Composer Elizabeth Ogonek strives to create music that is energetic, dramatic, vivid, and colorful. Often inspired by text, her work explores the transference of words and poetic imagery to music. The nature of her interests has led to several collaborations with emerging writers including Sophia Veltfort, Ghazal Mosadeq, and Jonathan Dubow.
Recent and upcoming commissions include works for the London Symphony Orchestra and François-Xavier Roth, the Chicago Symphony Orchestra and Riccardo Muti, the Santa Fe Chamber Music Festival, and Fulcrum Point New Music Project for the Ear Taxi Festival in Chicago. Born in 1989 in Anoka, Minnesota, and raised in New York City, Ogonek holds degrees from Indiana University, Jacobs School of Music, and the University of Southern California, Thornton School of Music. In 2015, she completed doctoral studies at the Guildhall School of Music and Drama. She is currently Mead Composer in Residence at the Chicago Symphony Orchestra and Assistant Professor of Composition at Oberlin College and Conservatory.
ACO’s 40th Birthday Concert & Gala – Tuesday, November 7, 2017 at Jazz at Lincoln Center – will feature the US premiere of Sleep and Unremembrance. Elizabeth was kind enough to answer a few questions about the piece.
|Composer Elizabeth Ogonek. Photo by Todd Rosenberg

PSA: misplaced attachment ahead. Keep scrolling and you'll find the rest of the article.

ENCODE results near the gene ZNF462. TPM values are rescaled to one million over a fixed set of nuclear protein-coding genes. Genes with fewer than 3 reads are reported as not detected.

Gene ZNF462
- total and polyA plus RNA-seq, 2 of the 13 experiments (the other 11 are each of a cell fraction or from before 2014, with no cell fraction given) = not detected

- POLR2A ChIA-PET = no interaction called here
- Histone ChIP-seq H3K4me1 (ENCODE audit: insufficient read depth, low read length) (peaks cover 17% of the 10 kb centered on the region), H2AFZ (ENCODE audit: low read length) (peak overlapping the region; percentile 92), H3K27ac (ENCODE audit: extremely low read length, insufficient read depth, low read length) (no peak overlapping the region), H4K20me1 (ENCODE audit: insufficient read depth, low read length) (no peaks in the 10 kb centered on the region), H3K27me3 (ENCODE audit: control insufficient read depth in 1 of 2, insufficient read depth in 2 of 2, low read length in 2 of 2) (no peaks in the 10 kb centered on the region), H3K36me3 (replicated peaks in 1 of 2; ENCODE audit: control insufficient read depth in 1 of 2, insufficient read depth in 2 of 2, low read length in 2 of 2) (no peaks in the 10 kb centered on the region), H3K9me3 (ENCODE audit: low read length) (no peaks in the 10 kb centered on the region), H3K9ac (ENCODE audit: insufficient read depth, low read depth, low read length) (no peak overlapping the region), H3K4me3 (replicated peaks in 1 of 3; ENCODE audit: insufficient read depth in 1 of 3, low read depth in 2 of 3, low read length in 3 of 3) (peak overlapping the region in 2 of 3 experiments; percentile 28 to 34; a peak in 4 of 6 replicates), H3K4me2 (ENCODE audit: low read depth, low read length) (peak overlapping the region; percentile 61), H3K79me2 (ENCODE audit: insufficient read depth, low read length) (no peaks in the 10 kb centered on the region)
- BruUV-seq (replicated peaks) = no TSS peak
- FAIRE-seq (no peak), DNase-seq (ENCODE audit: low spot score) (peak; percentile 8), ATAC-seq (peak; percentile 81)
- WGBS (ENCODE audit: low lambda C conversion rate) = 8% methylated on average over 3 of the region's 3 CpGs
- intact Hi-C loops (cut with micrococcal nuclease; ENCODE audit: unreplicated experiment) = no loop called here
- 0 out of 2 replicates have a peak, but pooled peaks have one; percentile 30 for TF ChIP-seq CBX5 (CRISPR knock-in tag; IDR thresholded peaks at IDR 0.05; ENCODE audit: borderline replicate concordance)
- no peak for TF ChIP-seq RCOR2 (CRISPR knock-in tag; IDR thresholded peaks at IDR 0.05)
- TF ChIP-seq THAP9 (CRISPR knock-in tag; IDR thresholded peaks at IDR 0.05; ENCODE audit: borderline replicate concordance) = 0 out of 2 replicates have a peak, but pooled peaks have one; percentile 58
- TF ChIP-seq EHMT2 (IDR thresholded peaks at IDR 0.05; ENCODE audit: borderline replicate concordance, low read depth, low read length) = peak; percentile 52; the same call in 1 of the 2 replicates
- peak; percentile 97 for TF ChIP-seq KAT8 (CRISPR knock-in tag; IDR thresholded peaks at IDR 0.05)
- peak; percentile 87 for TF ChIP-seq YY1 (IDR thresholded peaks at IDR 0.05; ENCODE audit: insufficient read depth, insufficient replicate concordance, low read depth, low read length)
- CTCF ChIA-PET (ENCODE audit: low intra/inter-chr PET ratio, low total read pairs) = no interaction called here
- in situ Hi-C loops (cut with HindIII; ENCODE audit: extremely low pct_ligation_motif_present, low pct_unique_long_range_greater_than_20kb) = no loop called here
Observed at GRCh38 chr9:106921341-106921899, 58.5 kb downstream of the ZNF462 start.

|American Composers Orchestra: Sleep and Unremembrance is inspired by Polish poet Wisława Szymborska’s While Sleeping, one of her last works, which reflects on the brevity of life. Your music often explores the transference of words and poetic imagery to music. Can you talk about how you discovered this process for writing music, and why it works well for you?
Elizabeth Ogonek: I’ve always seen myself as being kind of bad with words. I find writing and speaking to be two of the most grueling tasks. Because of that, I’ve always admired those people for whom words are an expressive and freeing medium. I began reading a lot of poetry for that reason. It quickly became a lens through which I attempted to make sense of my work as a composer. Deep down, I think I was seeking that expressive freedom in my own work. I found myself turning to words and poetry specifically as a way of structuring my musical ideas or holding me accountable for the decisions I would eventually make. Calling on text as a creative constraint was one that was open ended enough to allow me to make my own choices but at the same time it provided a framework within which I had to work if I wanted any relationship to exist between a poetic idea and a musical one. About musical limitations, Stravinsky said, “The more constraints one imposes, the more one frees one’s self. And the arbitrariness of the constraint serves only to obtain precision of execution.” I think about this a lot.
ACO: A big part of ACO’s mission is providing composers the opportunity to work closely with an orchestra while they hone their orchestral writing skills. Can you describe the value in being able to work closely with the London Symphony Orchestra while writing Sleep and Unremembrance? How did it affect your compositional process?